“The prices appear to be high but the businessmen don’t get profits as the transport and other inputs are also high and have you discovered that on the corporate scene, many companies have failed to hold the traditional end-year parties?” said Dr Gidudu.

He added that this explains that, most Ugandans are on a tight financial spot as the holiday season sets in.

“In fact, if you talk of being on a shoestring budget, it is like everyone is in this situation,” says Dr Gidudu, an economist.

Dr Fred Muhumuza, an economist, says situation will even be tougher as school going children are already home by the time Christmas arrives and are already affecting the family budgeting.

“The surprising cost of having children home for the extended holiday can stretch any budget. It will take creativity to live up to the expectations of our children who may not understand the effect of the changes,” Dr Muhumuza said.

“Reduce on the trips, games for your children and clothes if you are to reduce on expenditure and make it this Christmas season and focus on cutting down on all the other plans which they don’t care much for but of course maintain a positive enthusiastic attitude for the children to be happy,” said Dr Muhumuza.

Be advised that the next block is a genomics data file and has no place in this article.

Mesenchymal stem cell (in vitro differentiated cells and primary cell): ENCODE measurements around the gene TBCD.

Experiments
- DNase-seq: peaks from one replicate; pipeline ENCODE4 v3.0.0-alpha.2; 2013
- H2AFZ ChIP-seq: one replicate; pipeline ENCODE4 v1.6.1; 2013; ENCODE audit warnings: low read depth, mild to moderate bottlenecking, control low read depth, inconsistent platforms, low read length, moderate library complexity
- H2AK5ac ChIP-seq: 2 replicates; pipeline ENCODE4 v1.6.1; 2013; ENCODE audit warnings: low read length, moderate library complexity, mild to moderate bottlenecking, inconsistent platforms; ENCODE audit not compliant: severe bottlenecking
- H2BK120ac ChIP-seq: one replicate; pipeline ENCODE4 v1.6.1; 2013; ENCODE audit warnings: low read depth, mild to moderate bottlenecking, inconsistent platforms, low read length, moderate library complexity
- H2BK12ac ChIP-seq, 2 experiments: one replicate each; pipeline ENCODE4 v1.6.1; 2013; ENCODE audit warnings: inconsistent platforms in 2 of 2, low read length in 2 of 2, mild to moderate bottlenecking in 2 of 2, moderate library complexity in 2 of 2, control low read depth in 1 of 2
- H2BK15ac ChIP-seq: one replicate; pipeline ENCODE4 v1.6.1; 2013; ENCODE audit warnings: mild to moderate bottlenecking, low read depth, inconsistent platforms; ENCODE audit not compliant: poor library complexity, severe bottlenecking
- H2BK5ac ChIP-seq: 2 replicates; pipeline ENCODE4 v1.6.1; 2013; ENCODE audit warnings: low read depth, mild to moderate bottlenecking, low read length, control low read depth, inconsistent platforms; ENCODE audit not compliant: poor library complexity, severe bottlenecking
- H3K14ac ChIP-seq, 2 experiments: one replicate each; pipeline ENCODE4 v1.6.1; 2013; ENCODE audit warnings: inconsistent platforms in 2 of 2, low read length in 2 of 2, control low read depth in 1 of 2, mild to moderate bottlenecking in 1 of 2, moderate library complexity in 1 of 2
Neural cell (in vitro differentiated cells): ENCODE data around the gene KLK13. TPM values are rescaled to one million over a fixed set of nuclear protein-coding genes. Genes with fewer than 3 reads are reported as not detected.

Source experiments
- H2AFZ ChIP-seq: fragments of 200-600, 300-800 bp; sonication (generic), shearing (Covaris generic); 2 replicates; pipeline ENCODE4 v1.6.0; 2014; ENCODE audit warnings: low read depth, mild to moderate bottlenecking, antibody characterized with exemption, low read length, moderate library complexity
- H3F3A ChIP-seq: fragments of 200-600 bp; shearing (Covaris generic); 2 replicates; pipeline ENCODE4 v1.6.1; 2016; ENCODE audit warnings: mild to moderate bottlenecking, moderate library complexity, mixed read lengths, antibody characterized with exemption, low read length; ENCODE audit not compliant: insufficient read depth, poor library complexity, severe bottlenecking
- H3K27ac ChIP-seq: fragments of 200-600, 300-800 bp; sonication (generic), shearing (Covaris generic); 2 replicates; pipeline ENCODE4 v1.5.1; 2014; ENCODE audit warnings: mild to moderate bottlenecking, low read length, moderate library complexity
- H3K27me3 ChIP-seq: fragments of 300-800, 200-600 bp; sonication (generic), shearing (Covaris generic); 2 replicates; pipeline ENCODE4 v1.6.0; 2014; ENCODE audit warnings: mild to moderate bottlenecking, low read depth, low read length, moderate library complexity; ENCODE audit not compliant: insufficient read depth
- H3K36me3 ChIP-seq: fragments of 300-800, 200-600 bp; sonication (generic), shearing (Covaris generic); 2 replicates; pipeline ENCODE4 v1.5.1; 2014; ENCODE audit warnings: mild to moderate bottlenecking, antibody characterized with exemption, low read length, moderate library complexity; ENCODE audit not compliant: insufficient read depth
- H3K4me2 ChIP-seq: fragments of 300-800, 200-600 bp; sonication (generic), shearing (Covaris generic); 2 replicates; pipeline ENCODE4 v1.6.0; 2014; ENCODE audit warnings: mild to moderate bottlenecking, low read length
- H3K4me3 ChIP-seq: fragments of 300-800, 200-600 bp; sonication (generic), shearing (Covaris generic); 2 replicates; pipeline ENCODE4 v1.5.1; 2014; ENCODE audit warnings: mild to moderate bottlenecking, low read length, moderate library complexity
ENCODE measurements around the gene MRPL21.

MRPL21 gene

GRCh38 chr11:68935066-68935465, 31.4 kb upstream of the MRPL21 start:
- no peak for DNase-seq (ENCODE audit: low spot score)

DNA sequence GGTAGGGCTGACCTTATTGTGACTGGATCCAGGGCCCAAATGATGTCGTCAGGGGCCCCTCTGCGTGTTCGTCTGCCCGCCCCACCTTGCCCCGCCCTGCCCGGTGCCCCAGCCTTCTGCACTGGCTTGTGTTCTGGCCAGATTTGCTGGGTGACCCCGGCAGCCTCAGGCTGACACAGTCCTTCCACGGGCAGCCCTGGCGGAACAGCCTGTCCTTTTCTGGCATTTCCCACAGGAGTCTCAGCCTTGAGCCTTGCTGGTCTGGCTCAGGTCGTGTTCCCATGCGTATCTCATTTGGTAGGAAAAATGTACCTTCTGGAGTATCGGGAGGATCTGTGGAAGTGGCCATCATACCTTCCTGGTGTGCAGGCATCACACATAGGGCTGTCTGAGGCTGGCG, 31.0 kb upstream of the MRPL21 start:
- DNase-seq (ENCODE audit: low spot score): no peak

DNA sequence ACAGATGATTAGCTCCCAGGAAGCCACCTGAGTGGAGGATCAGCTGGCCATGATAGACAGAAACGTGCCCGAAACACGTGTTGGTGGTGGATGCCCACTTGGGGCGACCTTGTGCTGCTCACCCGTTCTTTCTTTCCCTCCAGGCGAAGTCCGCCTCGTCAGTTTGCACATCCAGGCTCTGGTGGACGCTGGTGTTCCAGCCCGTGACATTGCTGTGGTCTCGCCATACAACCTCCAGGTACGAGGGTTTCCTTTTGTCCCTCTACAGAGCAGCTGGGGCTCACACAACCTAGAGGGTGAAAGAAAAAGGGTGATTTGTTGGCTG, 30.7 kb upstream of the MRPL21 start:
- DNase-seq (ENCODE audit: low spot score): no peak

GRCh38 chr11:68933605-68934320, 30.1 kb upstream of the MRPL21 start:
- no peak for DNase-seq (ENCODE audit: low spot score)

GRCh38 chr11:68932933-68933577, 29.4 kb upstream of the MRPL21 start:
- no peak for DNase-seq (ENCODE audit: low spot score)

Mr Ramathan Ngoobi, also an economist and lecturer at Makerere University Business school said the rising rent and multiple dues mean tenants and traders have to transfer the costs to buyers through increasing prices.

“The price of everything in the market is likely to be hiked and become unaffordable and instead of buying a bunch of Matooke, you end up buying its fingers foe Christmas,”Mr Ngoobi.

He explained that in the main markets in Kamokya, Nakasero, Nakawa, St Balikudembe market, Kireka etc, the higher prices have resulted in reduced number of customers as well as profit margins.

Manageable chunks

But Mr Ngoobi adds that Ugandans can still share in the magic and joys of Christmas if they plan right.

“If you go to the supermarket also carry with you a list of needs for back-to-school. Just think what would be your priority? The one day Christmas celebration or back to school?” he said.